By Burzil Dube, The Standard
MANA Pools National Park is an animal conservancy with a difference due to its uniqueness within the travelling and touring industry.
The game park, situated in the northern part of Zimbabwe, boosts of a world heritage status granted following rigorous and intricate procedures associated with such a prestigious tourism accolade.
As alluded to last week in this particular column on a similar subject matter, the United Nations Educational, Scientific and Cultural Organisation (Unesco) is the sole examining authority on verifying and “licensing” of such places of interest.
A brief summary of key deliverables considered on granting of world heritage status include cultural, historical, scientific or other form of human significance.
These sites have legal protection through an international convention administered by Unesco due to their uniqueness in terms of geographical, historical and cultural with special physical or cultural significance.
These indicators have a bearing on human interest, hence an influx of tourists to such places of interest. Other local sites that are in the prestigious world heritage list include Victoria Falls, Great Zimbabwe Monuments, Matobo Hills and Khami Ruins.
These features continue their immense contribution to the country’s travelling and touring industry through foreign currency generation. Now to an analysis of the country’s five world heritage sites!
Mana Pools National Park is a 219 600 hectare wildlife conservation area as well as national park in northern Zimbabwe on the border with Zambia. It is situated on the lower Zambezi River where flood plains turn into broad expanse of lakes after each rainy season. As the lakes gradually dry up and recede, the region attracts many large animals in search of water, hence making it one of Africa’s most renowned game-viewing regions.
The park was inscribed, in conjunction with the Sapi Safari Area (118 000 ha) and Chewore Safari Area (339 000 ha) as a single Unesco World Heritage Site in 1984. The Mana Pools were designated a Ramsar wetland of international importance on January 3, 2013.
This World Heritage site is based on its pure wilderness, magnificent beauty and is home to a wide range of mammals, over 350 bird species, aquatic wildlife, and is among the world’s wildest and best preserved natural ecological area.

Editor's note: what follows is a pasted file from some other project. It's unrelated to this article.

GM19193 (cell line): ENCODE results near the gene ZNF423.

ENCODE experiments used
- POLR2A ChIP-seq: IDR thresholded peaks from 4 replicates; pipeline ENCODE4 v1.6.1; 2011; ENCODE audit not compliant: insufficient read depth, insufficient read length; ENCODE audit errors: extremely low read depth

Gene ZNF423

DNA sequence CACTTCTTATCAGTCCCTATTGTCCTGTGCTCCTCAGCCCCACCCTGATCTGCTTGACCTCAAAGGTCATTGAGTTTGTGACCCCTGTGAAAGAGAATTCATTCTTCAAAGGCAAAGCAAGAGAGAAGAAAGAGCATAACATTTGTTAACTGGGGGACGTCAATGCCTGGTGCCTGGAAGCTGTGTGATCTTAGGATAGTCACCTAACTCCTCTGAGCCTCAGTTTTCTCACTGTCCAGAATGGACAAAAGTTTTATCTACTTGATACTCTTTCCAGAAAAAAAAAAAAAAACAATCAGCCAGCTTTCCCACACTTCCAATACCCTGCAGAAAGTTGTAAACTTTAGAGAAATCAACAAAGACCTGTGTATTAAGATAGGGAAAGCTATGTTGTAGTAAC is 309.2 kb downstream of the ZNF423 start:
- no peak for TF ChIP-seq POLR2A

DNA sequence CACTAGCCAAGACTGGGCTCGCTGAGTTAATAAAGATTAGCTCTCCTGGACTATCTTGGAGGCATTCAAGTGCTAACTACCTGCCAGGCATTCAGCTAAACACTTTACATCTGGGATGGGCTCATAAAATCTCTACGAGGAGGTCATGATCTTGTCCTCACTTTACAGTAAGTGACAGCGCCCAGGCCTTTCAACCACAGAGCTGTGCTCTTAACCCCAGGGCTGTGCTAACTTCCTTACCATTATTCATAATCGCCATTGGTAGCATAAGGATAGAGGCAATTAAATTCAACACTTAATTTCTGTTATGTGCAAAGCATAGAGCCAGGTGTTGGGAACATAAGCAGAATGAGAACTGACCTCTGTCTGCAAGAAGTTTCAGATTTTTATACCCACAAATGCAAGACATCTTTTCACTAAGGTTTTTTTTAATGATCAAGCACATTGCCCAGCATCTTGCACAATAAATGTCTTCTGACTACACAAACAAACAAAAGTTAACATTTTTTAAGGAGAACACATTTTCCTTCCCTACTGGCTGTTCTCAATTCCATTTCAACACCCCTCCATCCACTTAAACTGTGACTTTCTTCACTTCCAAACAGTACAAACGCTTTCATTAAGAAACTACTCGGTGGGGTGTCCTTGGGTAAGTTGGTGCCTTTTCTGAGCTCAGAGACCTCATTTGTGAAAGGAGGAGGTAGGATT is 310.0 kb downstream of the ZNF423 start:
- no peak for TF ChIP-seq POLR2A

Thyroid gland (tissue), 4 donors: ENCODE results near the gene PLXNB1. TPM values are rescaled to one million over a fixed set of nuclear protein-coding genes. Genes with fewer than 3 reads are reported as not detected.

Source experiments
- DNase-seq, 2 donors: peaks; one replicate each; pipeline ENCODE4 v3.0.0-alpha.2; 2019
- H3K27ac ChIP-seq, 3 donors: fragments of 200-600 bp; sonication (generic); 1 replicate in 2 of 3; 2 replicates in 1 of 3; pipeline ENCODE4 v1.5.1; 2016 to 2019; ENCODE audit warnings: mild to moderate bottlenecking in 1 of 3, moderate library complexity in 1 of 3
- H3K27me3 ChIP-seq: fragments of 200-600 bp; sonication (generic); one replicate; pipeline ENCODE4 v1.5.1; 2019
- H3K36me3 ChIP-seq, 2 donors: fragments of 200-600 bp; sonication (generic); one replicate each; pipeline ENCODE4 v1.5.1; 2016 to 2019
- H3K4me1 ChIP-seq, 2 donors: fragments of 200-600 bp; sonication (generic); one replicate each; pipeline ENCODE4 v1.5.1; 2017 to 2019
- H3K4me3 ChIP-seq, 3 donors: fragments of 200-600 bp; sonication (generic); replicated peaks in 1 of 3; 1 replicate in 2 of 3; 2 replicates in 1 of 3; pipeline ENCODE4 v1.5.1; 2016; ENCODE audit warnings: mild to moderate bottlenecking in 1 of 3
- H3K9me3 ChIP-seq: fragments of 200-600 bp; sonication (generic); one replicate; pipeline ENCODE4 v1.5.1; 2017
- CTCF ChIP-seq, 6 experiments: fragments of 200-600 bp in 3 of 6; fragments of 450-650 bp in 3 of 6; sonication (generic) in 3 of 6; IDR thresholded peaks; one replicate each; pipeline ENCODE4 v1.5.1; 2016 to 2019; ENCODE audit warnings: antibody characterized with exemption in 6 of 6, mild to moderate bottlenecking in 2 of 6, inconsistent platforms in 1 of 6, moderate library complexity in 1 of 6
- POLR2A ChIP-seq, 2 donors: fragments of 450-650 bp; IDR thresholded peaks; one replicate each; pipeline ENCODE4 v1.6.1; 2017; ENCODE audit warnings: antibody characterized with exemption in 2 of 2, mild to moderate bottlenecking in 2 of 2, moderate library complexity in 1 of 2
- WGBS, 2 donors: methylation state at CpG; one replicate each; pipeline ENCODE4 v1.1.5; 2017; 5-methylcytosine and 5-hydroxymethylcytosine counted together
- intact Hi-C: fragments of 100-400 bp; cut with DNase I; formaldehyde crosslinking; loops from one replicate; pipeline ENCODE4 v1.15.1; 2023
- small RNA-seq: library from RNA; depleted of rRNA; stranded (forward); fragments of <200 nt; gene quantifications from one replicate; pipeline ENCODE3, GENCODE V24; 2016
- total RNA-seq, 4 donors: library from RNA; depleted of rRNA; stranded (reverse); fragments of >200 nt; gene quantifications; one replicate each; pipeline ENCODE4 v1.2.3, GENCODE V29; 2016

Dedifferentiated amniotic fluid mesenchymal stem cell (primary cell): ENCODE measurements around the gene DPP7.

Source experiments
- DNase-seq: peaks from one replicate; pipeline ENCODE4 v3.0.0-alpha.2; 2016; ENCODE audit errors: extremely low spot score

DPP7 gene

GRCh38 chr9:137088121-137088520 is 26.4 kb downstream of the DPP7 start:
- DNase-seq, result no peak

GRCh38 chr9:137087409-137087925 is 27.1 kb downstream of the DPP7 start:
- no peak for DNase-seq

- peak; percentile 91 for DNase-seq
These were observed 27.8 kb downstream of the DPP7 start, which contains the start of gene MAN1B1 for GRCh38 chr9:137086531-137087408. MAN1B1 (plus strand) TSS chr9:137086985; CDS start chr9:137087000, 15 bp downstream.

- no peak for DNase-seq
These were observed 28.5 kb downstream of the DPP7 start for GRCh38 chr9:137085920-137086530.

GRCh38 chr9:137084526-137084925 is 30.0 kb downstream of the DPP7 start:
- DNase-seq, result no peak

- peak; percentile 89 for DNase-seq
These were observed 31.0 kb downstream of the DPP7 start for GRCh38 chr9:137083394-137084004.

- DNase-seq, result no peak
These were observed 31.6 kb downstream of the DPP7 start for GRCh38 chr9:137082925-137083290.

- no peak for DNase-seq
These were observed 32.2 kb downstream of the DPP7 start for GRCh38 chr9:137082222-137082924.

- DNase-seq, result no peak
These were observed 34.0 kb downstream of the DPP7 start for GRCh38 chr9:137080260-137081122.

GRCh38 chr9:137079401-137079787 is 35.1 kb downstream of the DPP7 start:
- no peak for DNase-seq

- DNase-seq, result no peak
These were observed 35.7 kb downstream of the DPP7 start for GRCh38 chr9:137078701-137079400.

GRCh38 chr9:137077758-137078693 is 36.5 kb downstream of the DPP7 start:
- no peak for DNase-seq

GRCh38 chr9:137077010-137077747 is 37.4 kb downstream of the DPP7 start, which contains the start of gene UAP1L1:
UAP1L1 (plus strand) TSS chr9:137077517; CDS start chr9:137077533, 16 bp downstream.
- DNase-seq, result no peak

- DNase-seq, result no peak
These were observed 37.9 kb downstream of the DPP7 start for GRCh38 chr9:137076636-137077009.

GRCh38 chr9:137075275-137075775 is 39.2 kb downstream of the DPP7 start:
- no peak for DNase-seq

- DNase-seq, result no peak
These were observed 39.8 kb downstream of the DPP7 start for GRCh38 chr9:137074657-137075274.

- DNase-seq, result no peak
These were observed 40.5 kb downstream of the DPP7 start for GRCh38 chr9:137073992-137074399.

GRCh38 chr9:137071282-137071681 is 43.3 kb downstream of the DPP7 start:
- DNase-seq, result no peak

Mana, which means “four” in local Shona lingo whose etymology was derived from a permanent quartet of meandering pools along middle Zambezi River. The pool names are Main, Chine, Long and Musambuk. It is anyone’s guess on how such names came about.
It has also the country’s largest concentration of hippopotami, crocodiles, huge population of zebra, elephants and Cape Buffalo. The area is also home to other endangered species such the lion, cheetah, Cape wild dog, leopard and the brown hyena.
Game viewing in this park can be done through boat safaris, game drives and bush walks while canoeing as well as fishing are popular activities too. Victoria Falls, another natural world heritage site does not need any form of introduction. This universal wonder is among the most spectacular waterfalls globally whose width is 1708 metres and the massive water drop 99 metres at its highest point.
This makes it the largest sheet of falling water in the world. It is also reported to be twice the height of Niagara Falls situated in United States of America. The waterfalls comprise of Devil’s Cataract, Main Falls, Horseshoe Falls, Rainbow Falls and Eastern Cataract.
Peak periods usually occur during April when approximately 625 million litres cascade over the rocky edge per minute. The resultant spray rises up to 1 650 feet into the air that can be seen more than 20km away.
Great Zimbabwe Monument is another cultural heritage site constructed with millions of granite stone without any form of mortar whose massive stone structure is reported to be largest south of Egyptian pyramids.
Khami Ruins situated in the outskirts of Bulawayo are second largest archeological site after Great Zimbabwe Monument.
Both ruins belonged the same cultural traditions whose wall and village layout are more or less similar to the latter.
The other heritage site is Matobo Hills situated on the outskirts of Bulawayo city whose rock paintings are considered to be the largest in Southern Africa.
There are about 20 000 cave paintings and petroglyphs that can be found there, which date from as far back as 13 000 years ago.
Petroglyphs are rock carvings made by pecking directly on the rock surface using a stone chisel and a hammer stone.
Yours Truly can proudly say that Matobo Hills continue to rule the roost on rock paintings south of the Sahara.
And this is a fact.
Till we meet again in the next column. Comments always welcome on: firstname.lastname@example.org or Twitter@DubeBurzil